WTI was trading lower overnight after the bounce on API's big crude draw was eviscerated by escalating trade wars. However, when DOE reported a massive 12.63mm crude draw - the most since Sept 2016 - WTI prices spiked (after kneejerking lower first).
Bloomberg's Michael Jeffers notes that American oil stocks are now at the lowest level since February of 2015, flying in the face of bumper production. The refineries are in overdrive for this time of year, even as utilization fell slightly. Exports are still over 2 million barrels a day.
Cushing +1.952mm (-1.3mm exp)
Crude -12.63mm (-3.79mm exp) - biggest draw since Sept 2016
Cushing -2.062mm (-1.3mm exp)
Gasoline -694k (-1mm exp)
Distillates +4.125mm - biggest build since Jan 2018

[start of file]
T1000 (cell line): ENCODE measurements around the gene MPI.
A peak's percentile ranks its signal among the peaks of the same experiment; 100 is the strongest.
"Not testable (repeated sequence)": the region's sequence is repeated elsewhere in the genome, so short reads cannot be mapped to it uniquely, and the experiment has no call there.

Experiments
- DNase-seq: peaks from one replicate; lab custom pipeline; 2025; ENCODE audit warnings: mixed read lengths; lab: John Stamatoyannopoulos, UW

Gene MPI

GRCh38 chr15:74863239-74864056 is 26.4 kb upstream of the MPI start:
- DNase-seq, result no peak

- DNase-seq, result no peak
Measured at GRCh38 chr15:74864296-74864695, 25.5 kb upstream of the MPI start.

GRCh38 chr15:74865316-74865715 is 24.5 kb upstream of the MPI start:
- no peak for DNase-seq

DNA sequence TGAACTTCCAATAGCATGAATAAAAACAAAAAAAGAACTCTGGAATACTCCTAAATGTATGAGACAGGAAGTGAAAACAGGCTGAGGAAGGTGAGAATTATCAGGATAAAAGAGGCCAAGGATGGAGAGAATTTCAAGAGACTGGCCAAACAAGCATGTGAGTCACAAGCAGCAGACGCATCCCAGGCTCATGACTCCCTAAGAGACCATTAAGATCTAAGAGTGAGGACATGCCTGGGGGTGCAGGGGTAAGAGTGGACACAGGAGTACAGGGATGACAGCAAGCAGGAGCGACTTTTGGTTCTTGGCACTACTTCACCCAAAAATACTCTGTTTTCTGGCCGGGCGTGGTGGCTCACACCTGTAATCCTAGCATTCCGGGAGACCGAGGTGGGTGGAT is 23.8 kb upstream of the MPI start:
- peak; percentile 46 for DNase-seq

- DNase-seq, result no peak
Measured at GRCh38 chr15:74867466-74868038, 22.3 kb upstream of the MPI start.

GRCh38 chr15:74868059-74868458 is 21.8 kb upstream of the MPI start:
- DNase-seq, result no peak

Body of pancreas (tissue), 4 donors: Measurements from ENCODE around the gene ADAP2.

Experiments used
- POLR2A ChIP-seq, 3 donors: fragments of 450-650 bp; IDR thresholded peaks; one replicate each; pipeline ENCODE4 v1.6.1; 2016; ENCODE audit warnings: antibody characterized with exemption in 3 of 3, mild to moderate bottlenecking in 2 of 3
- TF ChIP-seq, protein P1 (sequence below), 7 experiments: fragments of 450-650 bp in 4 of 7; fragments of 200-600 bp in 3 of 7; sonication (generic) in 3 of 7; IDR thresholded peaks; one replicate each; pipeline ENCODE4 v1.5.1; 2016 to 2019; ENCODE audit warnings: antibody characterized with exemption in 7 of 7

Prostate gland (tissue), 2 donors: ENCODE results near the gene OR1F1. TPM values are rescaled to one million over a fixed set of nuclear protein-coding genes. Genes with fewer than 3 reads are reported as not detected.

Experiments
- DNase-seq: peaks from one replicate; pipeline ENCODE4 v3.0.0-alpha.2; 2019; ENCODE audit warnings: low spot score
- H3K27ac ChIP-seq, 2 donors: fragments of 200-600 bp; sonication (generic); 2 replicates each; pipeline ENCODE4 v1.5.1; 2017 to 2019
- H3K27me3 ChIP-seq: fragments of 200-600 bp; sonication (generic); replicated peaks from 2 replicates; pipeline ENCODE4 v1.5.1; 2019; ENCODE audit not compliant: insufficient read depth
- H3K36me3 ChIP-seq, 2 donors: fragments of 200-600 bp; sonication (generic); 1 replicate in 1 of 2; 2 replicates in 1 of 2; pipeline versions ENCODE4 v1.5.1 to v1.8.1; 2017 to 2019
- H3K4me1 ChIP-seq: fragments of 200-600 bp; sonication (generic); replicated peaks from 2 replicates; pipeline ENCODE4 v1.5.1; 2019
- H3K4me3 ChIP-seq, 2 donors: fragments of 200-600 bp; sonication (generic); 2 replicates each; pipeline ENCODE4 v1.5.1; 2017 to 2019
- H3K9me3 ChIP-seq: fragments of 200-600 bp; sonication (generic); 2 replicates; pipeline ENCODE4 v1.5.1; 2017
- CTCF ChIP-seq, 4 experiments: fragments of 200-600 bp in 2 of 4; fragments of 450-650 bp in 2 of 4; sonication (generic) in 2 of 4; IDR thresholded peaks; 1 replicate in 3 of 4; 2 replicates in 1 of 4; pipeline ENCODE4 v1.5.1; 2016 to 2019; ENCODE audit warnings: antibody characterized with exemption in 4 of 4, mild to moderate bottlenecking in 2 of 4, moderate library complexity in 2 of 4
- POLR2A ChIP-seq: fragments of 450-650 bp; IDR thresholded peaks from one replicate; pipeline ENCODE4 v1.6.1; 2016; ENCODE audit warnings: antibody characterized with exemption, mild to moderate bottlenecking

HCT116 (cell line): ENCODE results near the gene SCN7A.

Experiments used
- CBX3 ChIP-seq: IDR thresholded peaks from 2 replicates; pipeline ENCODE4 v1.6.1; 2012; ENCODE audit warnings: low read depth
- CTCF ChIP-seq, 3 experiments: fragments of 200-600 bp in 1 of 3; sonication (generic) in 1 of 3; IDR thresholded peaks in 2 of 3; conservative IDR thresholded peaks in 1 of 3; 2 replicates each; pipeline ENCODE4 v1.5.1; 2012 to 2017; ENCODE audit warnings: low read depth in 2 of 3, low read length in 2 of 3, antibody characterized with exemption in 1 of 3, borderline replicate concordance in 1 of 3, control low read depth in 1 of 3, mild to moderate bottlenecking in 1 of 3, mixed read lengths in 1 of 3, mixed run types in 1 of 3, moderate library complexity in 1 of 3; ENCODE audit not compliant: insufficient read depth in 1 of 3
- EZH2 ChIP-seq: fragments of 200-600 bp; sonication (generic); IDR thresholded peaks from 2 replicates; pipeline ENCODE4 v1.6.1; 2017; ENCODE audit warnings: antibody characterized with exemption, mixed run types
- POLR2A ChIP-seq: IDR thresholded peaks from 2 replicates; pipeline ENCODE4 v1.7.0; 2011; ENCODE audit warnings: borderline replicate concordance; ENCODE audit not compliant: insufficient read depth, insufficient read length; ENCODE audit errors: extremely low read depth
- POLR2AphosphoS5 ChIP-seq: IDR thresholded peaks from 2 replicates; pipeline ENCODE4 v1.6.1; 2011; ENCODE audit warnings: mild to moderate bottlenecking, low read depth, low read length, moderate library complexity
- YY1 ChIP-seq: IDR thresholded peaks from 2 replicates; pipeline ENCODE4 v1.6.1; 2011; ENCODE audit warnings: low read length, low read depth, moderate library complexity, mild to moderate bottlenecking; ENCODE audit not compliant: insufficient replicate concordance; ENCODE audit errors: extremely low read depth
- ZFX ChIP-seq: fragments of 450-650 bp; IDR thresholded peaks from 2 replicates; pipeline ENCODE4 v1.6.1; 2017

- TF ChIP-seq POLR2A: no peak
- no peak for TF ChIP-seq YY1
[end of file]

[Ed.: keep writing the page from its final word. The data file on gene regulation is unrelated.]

Following last week's surprise crude build (from DOE), API reported a much bigger than expected crude draw
Bloomberg Intelligence Energy Analyst Fernando Valle notes that exports of refined products need to rise if crack spreads are to recover from recent lows. Rising crude prices have dampened demand growth just as red-hot refinery utilization has flooded domestic markets, pushing down margins.
All eyes remain on US crude production which has now flatlined for 4 straight weeks...
Amid Permian pipeline bottlenecks.
“U.S. production is constrained because we don’t have enough pipelines coming out of the Permian,” James Williams, president of energy researcher WTRG Economics, says.
WTI prices spiked on the big crude draw from API but once trade tariff headlines hit, prices tumbled. Then when DOE printed, the machines went nuts, initially puking lower then spiking higher.